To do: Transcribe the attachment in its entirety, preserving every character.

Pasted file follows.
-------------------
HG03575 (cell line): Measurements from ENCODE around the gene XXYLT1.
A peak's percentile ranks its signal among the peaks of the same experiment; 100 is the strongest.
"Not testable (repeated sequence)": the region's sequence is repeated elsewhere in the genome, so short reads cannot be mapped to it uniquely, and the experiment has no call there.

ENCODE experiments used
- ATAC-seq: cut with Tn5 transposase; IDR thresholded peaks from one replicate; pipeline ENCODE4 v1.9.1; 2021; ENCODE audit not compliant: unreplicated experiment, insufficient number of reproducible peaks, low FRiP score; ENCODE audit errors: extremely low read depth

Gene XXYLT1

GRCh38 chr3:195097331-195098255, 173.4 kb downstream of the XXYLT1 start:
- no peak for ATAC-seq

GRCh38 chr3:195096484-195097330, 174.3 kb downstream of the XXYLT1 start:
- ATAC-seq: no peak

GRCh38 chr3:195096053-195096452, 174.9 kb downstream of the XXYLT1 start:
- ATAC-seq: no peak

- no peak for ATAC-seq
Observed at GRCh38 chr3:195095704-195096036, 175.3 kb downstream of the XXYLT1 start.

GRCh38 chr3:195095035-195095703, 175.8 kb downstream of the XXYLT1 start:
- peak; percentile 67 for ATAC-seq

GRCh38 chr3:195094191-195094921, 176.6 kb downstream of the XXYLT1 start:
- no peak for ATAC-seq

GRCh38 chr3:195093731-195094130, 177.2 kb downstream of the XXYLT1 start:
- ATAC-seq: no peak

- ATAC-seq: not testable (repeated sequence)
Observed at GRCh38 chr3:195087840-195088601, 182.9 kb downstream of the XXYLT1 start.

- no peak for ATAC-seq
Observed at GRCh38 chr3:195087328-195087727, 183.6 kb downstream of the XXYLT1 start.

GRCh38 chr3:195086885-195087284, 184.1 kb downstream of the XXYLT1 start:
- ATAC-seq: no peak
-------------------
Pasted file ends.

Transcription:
HG03575 (cell line): Measurements from ENCODE around the gene XXYLT1.
A peak's percentile ranks its signal among the peaks of the same experiment; 100 is the strongest.
"Not testable (repeated sequence)": the region's sequence is repeated elsewhere in the genome, so short reads cannot be mapped to it uniquely, and the experiment has no call there.

ENCODE experiments used
- ATAC-seq: cut with Tn5 transposase; IDR thresholded peaks from one replicate; pipeline ENCODE4 v1.9.1; 2021; ENCODE audit not compliant: unreplicated experiment, insufficient number of reproducible peaks, low FRiP score; ENCODE audit errors: extremely low read depth

Gene XXYLT1

GRCh38 chr3:195097331-195098255, 173.4 kb downstream of the XXYLT1 start:
- no peak for ATAC-seq

GRCh38 chr3:195096484-195097330, 174.3 kb downstream of the XXYLT1 start:
- ATAC-seq: no peak

GRCh38 chr3:195096053-195096452, 174.9 kb downstream of the XXYLT1 start:
- ATAC-seq: no peak

- no peak for ATAC-seq
Observed at GRCh38 chr3:195095704-195096036, 175.3 kb downstream of the XXYLT1 start.

GRCh38 chr3:195095035-195095703, 175.8 kb downstream of the XXYLT1 start:
- peak; percentile 67 for ATAC-seq

GRCh38 chr3:195094191-195094921, 176.6 kb downstream of the XXYLT1 start:
- no peak for ATAC-seq

GRCh38 chr3:195093731-195094130, 177.2 kb downstream of the XXYLT1 start:
- ATAC-seq: no peak

- ATAC-seq: not testable (repeated sequence)
Observed at GRCh38 chr3:195087840-195088601, 182.9 kb downstream of the XXYLT1 start.

- no peak for ATAC-seq
Observed at GRCh38 chr3:195087328-195087727, 183.6 kb downstream of the XXYLT1 start.

GRCh38 chr3:195086885-195087284, 184.1 kb downstream of the XXYLT1 start:
- ATAC-seq: no peak